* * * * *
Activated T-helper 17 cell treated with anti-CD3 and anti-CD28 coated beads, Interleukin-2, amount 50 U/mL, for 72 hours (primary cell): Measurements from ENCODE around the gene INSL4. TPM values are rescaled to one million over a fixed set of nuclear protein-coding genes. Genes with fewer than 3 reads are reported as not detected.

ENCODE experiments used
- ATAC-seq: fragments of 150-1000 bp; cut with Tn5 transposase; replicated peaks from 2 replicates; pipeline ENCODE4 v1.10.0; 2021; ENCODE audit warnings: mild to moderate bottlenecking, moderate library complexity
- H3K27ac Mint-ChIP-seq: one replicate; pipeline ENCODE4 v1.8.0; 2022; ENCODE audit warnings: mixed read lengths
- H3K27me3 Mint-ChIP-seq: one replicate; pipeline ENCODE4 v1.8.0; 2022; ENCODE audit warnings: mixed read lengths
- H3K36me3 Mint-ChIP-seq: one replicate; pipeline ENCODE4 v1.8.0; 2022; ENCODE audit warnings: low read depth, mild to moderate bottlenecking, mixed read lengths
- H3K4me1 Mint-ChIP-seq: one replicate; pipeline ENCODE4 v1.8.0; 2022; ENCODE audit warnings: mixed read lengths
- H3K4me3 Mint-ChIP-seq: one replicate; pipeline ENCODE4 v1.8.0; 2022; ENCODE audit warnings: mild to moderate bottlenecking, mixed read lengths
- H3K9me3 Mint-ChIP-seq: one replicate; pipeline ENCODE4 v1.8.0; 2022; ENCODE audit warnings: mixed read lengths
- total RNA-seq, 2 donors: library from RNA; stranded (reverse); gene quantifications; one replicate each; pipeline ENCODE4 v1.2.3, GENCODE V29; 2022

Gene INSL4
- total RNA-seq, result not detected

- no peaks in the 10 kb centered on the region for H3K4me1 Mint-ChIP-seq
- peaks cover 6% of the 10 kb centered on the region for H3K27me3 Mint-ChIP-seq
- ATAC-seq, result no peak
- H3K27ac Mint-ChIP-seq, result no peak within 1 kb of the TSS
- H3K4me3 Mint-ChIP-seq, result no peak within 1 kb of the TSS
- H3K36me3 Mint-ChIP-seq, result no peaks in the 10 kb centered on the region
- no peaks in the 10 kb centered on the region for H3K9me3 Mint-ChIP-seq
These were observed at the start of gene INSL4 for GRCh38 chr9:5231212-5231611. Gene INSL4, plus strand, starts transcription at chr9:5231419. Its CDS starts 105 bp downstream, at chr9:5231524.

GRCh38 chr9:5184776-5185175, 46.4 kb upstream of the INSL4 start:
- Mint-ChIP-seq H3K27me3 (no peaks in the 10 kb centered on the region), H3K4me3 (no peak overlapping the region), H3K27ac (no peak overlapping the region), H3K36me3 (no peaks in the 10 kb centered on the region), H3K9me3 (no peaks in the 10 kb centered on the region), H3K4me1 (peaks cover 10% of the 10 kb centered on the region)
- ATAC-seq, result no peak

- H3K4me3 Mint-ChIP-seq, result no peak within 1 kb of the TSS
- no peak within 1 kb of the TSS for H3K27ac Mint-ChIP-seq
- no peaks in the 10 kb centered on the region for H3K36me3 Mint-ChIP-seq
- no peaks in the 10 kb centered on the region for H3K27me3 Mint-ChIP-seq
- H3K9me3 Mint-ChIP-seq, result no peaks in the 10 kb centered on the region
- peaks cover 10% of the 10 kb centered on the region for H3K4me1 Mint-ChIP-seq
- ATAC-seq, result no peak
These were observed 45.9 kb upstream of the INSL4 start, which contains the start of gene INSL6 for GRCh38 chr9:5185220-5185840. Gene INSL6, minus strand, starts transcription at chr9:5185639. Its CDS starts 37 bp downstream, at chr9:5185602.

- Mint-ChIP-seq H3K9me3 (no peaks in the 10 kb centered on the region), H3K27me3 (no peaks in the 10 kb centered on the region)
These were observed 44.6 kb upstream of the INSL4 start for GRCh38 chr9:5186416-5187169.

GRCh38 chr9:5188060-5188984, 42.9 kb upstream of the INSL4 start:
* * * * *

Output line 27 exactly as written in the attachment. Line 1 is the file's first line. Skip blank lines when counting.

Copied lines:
- no peaks in the 10 kb centered on the region for H3K27me3 Mint-ChIP-seq